It is time to take an inventory of what they have left from the previous year. We get a long stationery list each year and off I go to buy everything on the list, at least I used to. Last year for the first time my children had to use what was in the house.

Stationery
Take stock of last year’s stationery

I also chose to buy stationery from the cheapest places I could find, since I know that about 90% of it won’t last the year.

We go through each pencil case and school bag, every drawer and cupboard and even through the rooms of my two eldest who are finished school! I collect everything and then look at the condition of what we find.

Keep, donate or sell?

I put the stuff we weren’t going to be using, into two piles. One pile to put out on the corner for street recyclers to collect and maybe use for their children and the ones that were not usable at all go into either trash or recycling bins.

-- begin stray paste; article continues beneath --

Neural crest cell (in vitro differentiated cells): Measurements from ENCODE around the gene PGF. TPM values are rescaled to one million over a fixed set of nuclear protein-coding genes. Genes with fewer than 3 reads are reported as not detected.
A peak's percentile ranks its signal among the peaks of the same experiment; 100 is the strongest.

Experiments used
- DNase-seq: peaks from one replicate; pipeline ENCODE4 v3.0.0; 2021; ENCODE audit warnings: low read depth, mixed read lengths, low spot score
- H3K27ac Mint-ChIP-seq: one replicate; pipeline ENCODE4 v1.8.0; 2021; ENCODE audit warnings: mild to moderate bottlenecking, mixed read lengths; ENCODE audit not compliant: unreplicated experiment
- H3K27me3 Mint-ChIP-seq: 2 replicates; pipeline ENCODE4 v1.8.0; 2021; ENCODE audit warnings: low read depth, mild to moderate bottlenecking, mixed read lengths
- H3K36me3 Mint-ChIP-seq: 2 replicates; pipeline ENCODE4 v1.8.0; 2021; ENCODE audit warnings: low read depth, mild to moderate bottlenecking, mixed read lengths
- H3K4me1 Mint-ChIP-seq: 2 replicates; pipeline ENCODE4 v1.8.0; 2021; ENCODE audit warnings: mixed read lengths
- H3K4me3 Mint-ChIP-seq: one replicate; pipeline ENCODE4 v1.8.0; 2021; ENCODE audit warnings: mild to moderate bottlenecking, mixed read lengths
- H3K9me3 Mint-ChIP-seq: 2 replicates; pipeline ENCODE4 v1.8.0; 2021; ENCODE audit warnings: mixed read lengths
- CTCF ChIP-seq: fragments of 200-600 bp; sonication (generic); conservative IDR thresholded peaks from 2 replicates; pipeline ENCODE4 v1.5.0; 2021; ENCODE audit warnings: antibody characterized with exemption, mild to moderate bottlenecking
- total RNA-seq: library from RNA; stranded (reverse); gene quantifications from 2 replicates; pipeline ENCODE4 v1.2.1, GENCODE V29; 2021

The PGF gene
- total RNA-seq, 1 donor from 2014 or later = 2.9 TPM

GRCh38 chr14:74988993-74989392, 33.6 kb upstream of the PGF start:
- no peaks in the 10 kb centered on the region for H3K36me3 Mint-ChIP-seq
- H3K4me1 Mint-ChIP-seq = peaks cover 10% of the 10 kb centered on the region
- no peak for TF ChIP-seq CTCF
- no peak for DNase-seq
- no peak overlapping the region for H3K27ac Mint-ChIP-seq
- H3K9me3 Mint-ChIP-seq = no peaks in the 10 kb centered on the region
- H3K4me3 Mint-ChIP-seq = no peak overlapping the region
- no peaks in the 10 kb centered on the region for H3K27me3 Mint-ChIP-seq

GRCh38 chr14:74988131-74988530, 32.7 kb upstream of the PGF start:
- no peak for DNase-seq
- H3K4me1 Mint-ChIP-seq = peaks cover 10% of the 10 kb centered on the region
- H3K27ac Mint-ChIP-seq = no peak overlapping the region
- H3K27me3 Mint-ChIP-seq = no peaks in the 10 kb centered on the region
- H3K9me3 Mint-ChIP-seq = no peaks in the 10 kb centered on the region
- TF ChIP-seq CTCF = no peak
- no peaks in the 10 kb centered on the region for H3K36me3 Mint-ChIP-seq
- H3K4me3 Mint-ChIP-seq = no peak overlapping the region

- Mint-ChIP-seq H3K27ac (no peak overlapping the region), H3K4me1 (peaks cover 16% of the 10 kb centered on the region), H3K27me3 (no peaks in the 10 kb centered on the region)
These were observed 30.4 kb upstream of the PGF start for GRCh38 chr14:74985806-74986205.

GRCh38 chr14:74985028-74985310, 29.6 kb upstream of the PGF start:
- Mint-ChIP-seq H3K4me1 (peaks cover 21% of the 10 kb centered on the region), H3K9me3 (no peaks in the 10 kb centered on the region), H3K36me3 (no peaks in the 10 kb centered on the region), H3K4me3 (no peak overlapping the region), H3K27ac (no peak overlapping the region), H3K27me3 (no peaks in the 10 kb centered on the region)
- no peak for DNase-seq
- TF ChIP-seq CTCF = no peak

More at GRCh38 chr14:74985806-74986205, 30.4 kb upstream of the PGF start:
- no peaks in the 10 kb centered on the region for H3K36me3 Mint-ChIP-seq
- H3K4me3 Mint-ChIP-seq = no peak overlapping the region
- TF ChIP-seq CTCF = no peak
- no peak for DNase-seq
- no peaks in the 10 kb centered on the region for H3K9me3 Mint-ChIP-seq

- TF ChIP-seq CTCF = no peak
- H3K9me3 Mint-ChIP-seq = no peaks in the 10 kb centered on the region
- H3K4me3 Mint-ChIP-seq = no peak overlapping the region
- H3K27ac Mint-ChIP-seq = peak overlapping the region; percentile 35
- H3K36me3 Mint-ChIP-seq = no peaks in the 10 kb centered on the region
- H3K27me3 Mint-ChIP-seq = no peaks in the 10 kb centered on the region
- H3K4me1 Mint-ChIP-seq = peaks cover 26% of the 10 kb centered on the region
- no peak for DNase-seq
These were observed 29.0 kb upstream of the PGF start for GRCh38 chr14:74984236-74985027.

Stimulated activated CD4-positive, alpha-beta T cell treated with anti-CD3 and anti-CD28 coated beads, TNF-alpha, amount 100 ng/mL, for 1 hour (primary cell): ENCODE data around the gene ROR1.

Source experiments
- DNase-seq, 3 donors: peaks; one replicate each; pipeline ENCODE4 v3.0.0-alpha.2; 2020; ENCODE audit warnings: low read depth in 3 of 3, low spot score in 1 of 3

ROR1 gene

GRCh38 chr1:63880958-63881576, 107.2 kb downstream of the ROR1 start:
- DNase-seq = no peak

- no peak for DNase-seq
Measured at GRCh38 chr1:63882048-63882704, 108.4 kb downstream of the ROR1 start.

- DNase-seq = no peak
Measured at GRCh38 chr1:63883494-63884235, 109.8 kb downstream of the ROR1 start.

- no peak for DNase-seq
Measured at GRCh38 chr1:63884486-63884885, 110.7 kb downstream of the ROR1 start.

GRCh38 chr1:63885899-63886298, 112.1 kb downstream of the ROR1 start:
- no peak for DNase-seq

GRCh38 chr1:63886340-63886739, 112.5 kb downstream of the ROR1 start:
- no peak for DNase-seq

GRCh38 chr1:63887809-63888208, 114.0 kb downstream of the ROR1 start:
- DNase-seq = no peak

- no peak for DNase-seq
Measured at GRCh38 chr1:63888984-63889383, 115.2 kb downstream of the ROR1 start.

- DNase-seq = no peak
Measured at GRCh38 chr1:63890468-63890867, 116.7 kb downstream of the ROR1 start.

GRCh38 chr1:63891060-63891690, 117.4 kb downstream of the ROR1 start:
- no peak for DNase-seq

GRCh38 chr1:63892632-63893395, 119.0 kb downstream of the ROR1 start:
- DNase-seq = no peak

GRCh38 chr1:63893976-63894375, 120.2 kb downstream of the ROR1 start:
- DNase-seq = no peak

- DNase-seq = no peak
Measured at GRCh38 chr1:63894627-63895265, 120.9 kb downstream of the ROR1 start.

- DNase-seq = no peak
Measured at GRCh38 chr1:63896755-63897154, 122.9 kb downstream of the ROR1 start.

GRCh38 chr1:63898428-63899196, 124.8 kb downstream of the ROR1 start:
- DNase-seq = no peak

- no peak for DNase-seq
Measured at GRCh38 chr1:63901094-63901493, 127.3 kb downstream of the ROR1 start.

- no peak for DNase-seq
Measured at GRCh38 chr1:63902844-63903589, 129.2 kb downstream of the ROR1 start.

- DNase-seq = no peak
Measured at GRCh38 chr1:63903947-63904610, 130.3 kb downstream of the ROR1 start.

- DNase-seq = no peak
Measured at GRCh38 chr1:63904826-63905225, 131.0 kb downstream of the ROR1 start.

Thankfully the trend has turned and those that need textbooks are happy to sell their old ones and buy secondhand. This means a lot of children are using used books and we as parents can save money on the cost of what is already an expensive exercise.

secondhand textbooks
Secondhand textbooks will save you a lot of money

I did have an issue one year when both my son and my oldest daughter in different grades had the same English set-work books!

Secondhand book resources

Here are some useful places to find this:

On Facebook: the groups- Secondhand School/Tertiary books and uniforms’, run by Janice Liebowitz and Ashleigh Elad, I am sure you can find someone in your area that has what you need in JHB and surrounds (people have couriered to other parts of SA before).

For Johannesburg, there is Orchards Books 0824920124, run by Nicky who also pays a small amount for your good condition books. She has a large selection of school books.